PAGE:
Branding “antifa” (short for “antifascist”) or any domestic association as a terror group is problematic, primarily because the United States “does not officially designate domestic terrorist organizations.”
Justice Clarence Thomas’s majority opinion is a decisive win for religious rights advocates, but it may not be the last chapter in this story.
The Trump administration is permitting state and local governments to exert their traditional power to draft and enforce health and safety regulations. This has led to a variety of responses across the country and even within the same state.
Regardless of federal funding rules, proselytizers, practitioners and preachers should be aware of state tort laws that impose liability for harmful speech. Whether religious speech is immune from defamation and intentional infliction of emotional distress claims depends on the context and content of the speech.
Disputes regarding the enforcement of hair grooming standards at religious schools require application of fundamental church-and-state principles that are unique to the United States.
Explainer: Who are the Kings Bay Plowshares 7, the Catholics convicted of protesting nuclear weapons?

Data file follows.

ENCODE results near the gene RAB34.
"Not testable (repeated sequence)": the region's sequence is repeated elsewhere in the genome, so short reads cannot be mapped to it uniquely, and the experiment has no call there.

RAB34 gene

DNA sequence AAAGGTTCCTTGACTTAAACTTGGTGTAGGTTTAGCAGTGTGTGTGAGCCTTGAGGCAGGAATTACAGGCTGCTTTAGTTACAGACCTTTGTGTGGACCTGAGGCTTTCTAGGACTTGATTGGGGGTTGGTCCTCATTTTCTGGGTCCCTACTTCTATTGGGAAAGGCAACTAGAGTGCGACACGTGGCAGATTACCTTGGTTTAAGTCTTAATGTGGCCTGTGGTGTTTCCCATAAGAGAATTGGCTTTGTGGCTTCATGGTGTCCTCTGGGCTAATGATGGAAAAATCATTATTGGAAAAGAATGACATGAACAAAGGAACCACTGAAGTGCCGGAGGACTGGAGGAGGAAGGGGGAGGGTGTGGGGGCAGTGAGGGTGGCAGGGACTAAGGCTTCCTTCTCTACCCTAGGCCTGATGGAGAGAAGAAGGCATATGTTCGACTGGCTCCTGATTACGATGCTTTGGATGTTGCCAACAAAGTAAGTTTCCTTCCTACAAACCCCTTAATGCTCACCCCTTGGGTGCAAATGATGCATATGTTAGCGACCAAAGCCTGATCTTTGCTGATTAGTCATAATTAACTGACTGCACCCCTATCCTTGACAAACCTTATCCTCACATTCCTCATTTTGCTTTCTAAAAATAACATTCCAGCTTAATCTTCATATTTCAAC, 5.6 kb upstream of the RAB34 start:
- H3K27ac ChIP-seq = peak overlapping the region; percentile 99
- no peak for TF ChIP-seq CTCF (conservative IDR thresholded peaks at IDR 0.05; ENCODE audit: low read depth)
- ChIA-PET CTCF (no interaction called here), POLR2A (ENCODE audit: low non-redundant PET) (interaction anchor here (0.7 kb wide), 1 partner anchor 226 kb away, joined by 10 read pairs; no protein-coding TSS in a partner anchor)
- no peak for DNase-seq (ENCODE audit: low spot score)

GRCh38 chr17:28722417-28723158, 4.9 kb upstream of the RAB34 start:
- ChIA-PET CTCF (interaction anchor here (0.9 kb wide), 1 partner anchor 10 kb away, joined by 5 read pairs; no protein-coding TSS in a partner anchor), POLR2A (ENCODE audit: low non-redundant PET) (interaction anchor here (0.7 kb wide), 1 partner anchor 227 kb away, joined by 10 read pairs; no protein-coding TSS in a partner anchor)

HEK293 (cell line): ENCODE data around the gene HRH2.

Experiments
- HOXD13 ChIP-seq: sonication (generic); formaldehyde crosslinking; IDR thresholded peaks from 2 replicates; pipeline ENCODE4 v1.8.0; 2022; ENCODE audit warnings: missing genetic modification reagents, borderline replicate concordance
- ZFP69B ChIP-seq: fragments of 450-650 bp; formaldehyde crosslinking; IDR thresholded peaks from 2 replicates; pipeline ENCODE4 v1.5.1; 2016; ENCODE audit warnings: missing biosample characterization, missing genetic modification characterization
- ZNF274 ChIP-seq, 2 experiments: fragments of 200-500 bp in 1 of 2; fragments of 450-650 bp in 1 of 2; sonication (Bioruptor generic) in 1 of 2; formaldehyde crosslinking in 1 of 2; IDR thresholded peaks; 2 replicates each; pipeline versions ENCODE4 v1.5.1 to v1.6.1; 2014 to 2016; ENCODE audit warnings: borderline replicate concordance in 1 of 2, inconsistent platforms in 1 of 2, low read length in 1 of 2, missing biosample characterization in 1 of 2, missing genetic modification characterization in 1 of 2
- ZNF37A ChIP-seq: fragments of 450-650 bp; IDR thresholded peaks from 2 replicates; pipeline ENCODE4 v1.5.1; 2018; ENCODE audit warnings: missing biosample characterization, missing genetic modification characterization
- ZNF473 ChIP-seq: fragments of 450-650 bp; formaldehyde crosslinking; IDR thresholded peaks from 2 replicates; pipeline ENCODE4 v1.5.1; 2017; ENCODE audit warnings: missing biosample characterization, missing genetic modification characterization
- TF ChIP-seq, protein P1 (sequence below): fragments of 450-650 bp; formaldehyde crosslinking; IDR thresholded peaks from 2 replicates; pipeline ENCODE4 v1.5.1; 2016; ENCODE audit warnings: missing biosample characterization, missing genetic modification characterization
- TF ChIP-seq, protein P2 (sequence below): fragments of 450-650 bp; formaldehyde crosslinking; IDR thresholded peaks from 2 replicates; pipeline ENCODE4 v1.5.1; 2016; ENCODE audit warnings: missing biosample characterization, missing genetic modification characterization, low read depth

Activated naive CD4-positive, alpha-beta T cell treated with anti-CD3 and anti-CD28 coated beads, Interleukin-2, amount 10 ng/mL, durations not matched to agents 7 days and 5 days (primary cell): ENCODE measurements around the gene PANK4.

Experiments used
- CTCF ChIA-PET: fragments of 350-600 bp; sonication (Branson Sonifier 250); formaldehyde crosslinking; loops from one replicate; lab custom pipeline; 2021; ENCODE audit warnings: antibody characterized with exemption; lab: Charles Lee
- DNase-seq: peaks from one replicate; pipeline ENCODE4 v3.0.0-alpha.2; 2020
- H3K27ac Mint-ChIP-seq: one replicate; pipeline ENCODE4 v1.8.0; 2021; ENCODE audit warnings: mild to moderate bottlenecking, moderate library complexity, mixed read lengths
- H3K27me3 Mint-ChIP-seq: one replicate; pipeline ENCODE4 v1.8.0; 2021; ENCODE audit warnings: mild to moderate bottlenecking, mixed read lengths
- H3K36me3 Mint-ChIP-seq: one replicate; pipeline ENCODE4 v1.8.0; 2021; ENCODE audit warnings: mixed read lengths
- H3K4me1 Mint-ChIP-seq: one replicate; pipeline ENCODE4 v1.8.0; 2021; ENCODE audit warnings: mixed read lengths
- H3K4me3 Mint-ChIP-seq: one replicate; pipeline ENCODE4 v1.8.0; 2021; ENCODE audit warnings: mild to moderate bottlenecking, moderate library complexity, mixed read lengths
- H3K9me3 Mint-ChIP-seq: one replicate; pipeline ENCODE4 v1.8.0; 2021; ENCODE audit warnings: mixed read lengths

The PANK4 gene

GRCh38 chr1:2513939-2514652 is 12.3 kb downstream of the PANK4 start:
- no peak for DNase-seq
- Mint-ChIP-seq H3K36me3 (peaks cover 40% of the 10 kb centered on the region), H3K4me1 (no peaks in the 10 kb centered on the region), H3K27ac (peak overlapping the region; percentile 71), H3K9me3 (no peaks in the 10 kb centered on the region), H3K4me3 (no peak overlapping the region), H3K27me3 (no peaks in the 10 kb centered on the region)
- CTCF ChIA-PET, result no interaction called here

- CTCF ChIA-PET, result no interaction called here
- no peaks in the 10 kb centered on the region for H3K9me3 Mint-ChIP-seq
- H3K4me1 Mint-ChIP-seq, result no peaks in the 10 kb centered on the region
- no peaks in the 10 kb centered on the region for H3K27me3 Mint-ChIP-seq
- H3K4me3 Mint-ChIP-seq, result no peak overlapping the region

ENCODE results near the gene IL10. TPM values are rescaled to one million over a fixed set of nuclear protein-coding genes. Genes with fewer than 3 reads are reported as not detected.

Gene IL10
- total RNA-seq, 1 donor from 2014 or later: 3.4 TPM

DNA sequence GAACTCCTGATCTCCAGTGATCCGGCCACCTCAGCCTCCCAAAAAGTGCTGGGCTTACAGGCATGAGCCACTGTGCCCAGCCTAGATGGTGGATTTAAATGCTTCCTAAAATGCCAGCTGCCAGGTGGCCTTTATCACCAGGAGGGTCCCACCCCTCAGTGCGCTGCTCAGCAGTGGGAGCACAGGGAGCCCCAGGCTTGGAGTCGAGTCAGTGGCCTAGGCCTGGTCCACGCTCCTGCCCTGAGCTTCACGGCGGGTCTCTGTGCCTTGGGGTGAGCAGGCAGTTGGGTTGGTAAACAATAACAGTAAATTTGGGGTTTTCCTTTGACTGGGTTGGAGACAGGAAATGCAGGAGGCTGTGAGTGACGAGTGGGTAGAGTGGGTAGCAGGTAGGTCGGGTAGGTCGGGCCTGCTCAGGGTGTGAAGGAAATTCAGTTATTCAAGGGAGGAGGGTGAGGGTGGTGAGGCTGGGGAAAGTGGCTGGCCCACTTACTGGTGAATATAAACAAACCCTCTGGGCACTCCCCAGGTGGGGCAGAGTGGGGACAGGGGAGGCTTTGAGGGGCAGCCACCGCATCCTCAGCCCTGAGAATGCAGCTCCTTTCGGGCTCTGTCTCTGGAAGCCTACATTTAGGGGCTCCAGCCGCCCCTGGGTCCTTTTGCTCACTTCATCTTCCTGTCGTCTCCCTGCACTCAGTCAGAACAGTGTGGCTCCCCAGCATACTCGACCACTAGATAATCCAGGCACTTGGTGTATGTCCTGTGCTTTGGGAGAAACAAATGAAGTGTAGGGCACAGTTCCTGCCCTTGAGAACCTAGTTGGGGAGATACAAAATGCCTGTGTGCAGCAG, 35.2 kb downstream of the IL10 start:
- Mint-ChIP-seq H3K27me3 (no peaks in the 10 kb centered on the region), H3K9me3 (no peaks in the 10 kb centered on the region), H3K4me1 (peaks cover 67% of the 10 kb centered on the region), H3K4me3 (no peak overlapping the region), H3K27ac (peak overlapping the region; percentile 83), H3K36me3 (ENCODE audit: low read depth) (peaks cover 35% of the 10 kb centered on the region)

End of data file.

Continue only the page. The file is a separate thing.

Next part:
The obvious religious motivation of the Plowshares activists did not insulate them from criminal prosecution. The First Amendment prohibits the government from applying different rules to religious believers, but the Plowshares defendants were treated the same as any other intruder on government property.
Despite the alphabet soup of acronyms used to describe educational programs and the bureaucratic red tape involved in obtaining benefits, learning is a singular experience and small improvements can have profound impacts.
Unlike other nations that prohibit or narrowly restrict ownership of high-body-count weaponry and ammunition, the United States is hindered in establishing effective gun control by federal and state constitutional roadblocks. Understanding these roadblocks is essential to devising a route around them.
The Supreme Court has overruled longstanding precedents before, writes Ellen K. Boegel, but usually to end the confusion or chaos from an ‘erroneous’ decision. Will a majority describe Roe v. Wade that way?